Fabric D: 3/4 yard for side panels (taupe)
Fabric E: 1 yard for center wreath, panel strips, vines, stems, and leaves (green)
Fabric F: 1 1/8 yards for side panels (taupe/dots)
Fabric G: 5/8 yard for outer setting triangles (white)
Fabric K: 2 yards total for flower circle, dot, leaf, and birdhouse door appliqués (assorted brights)
Binding: 1/2 yard
Batting: 60″ x 60″
Backing: 3 1/2 yards
Lightweight fusible web: 3 1/2 yards (18″ wide)
Assorted threads to match appliqués
Black and white embroidery floss
The following photos show you the fabrics we used to make our version of the Quilt-Along quilt. We used the first group, Fabrics A – J, for backgrounds, framing strips, vines and center wreath, setting triangles, and corner birdhouse blocks. These fabrics include a number of “linen-y” solids and subtle tone-on-tone prints, with a few stripes and a coordinating polka-dot for visual interest.
The second group includes examples of the colorful prints that we used for the flower circles and other appliques. We recommend that you include some multicolored, large-scale prints as we did; you can fussy cut them for varying effects.
So let the fun begin! Jennifer will be starting us out with the center medallion as our first round of the Quilt-Along. Watch for Jennifer’s post at the end of May.
Right after I came on board See How We Sew last summer, conversations began to stir about designing a blog Quilt-Along. Darra, Laura, Jennifer, and I were excited to create something together to share with our readers. In reality, though, none of us were sure where to begin. A blank canvas is probably the hardest place to nurture inspiration, especially with a quartet of opinionated women. For us, a couple of little ideas sparked a true collaboration.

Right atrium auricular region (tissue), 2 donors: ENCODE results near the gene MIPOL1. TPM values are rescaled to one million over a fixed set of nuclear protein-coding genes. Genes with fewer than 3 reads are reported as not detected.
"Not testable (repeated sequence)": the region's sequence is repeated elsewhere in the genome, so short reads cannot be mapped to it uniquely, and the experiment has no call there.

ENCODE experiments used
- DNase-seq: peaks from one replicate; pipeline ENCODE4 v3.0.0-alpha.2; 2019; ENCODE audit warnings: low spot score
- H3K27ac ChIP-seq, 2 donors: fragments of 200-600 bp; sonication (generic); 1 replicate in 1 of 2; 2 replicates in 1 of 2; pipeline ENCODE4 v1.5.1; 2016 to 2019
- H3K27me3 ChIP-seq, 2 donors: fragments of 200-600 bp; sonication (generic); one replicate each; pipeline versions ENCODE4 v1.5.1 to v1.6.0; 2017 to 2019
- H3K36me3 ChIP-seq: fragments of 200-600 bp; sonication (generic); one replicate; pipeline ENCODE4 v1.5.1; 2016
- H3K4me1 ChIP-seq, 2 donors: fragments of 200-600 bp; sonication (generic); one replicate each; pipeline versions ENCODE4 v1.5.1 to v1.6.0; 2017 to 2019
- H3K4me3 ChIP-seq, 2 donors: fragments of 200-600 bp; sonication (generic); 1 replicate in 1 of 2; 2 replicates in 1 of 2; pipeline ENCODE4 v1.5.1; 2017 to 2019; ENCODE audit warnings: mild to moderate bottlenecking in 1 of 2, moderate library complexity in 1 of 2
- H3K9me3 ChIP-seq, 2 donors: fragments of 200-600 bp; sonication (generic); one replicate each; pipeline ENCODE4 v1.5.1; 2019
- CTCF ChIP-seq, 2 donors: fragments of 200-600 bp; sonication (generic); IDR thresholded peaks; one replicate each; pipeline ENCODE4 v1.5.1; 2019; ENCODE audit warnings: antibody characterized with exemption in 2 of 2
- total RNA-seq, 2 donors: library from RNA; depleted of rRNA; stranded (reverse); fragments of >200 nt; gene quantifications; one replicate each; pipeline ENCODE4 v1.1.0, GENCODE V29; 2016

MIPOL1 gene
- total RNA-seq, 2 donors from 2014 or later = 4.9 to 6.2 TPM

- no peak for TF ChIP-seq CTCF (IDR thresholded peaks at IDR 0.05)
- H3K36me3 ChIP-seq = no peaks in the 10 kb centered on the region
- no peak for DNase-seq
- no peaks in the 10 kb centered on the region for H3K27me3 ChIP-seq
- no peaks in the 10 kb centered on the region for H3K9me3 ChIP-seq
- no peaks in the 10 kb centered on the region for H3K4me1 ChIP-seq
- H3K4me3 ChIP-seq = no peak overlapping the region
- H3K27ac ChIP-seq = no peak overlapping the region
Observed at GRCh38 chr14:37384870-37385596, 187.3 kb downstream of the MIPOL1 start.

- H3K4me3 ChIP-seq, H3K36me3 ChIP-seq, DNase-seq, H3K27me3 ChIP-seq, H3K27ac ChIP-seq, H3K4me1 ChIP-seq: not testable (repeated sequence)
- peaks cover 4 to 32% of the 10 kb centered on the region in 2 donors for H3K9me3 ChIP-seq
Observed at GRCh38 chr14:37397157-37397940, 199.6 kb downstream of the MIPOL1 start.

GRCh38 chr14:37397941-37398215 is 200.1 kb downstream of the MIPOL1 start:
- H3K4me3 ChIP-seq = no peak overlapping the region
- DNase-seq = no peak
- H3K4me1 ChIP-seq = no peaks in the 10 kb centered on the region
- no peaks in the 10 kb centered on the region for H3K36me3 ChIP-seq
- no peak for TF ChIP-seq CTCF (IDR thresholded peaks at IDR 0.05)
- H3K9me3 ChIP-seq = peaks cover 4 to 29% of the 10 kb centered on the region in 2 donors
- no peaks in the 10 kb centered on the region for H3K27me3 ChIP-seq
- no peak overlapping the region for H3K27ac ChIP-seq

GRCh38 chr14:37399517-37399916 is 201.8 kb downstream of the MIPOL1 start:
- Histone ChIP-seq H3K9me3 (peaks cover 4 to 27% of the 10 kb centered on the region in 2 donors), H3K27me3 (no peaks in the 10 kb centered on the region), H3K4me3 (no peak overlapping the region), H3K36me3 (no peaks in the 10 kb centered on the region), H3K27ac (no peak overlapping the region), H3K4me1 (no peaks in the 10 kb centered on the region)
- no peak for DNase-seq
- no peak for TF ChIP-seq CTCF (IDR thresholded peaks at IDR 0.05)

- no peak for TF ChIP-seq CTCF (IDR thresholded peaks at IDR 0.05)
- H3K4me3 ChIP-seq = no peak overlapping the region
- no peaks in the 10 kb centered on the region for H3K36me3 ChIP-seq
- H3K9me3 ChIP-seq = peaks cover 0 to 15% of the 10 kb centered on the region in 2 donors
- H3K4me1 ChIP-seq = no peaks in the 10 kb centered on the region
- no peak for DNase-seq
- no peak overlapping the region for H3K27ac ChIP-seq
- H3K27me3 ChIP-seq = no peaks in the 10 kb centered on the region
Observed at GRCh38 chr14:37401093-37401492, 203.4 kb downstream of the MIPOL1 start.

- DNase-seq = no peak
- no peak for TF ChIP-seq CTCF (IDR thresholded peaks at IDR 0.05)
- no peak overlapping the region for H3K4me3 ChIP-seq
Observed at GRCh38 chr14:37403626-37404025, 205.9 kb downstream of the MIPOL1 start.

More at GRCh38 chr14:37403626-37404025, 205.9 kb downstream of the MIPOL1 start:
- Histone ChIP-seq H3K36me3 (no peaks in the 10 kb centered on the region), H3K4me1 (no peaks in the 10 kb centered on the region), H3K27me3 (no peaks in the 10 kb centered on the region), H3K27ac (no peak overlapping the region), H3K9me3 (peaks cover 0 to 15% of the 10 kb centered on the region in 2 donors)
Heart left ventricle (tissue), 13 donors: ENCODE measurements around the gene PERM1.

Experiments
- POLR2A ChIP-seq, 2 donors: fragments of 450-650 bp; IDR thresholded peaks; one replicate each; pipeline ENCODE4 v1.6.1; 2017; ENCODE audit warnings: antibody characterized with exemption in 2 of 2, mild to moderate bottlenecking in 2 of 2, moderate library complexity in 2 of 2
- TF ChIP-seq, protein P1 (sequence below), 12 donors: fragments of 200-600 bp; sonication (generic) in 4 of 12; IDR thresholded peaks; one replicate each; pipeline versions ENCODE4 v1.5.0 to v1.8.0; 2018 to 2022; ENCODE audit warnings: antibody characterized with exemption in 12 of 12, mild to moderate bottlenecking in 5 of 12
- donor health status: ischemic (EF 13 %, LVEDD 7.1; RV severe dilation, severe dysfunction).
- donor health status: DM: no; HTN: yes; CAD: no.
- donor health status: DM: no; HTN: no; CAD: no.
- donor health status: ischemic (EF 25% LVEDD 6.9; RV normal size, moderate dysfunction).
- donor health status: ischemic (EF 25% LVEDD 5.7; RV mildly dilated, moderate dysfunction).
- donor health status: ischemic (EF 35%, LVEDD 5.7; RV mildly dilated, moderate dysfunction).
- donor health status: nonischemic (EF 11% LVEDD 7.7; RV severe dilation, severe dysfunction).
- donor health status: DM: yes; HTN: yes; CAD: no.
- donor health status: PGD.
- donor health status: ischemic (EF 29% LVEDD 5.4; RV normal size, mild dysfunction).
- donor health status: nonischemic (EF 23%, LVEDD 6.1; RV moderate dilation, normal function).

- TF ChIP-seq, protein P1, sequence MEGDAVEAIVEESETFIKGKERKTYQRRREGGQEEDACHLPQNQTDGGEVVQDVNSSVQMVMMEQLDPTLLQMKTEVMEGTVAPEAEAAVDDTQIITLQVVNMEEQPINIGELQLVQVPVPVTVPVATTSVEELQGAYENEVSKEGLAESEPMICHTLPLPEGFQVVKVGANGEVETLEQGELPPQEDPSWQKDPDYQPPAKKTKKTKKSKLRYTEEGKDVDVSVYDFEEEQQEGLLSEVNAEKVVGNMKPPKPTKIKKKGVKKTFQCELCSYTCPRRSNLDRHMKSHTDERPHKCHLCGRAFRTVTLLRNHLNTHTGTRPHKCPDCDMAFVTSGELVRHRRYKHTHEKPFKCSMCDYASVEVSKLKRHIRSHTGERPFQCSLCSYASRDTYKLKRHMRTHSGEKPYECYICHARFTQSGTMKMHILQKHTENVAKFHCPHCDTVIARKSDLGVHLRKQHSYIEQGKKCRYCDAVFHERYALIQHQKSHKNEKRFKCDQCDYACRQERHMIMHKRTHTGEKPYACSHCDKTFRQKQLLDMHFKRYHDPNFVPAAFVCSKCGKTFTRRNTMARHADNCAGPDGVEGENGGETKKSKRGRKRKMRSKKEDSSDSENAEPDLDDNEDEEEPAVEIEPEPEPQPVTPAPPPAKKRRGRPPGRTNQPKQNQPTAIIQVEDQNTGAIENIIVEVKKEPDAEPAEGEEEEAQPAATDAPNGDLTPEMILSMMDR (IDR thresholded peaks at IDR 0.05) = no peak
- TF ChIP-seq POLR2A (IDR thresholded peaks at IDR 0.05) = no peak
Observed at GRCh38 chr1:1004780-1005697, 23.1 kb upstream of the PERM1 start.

Before I reveal our wonderful Quilt-Along quilt, I thought it would be fun to share a bit of the creative process involved over the past few months and a behind-the-blog peek. So read on . . . and no scrolling ahead!!!!
In our first brainstorming session, we decided on a layout inspired by a quilt I made years ago, Baltimore Yo Yo’s.
At the time, Laura and Jennifer were totally in love with the fabric line, Collage by Carrie Bloomston, so our inspirational fabrics and color palette were easy decisions.
Jennifer was going through a “circle” phase then and so she suggested using circles as a recurring theme to give our quilt design continuity.
We began our project as a round-robin, building from the center and out. It was a given that our spherically motivated Jennifer should start us out with a center medallion. What an incredible job she did!
Next would be four rectangular panels to wrap around the center. Darra and I decided to work together on this. For variety, two panels were designed with simple vines of circular blossoms, while the latter two were designed with fuller clusters of blooms.
To finish our colorful, whimsical garden, Laura took over to add the setting triangles. As birds and birdhouses are a natural addition to a garden setting, Laura designed an adorable chirping bird and his birdhouse . . .
And then, she repeated it for every corner: there are no run-of-the-mill setting triangles for this project!
And this is how, dear readers, we came to create our whimsical Quilt-Along for See How We Sew. We hope you love it as much as we do. We also hope that you follow along over the next few months as we share our steps for creating . . .
Blackbirds & Blossoms – -Oh-La-La!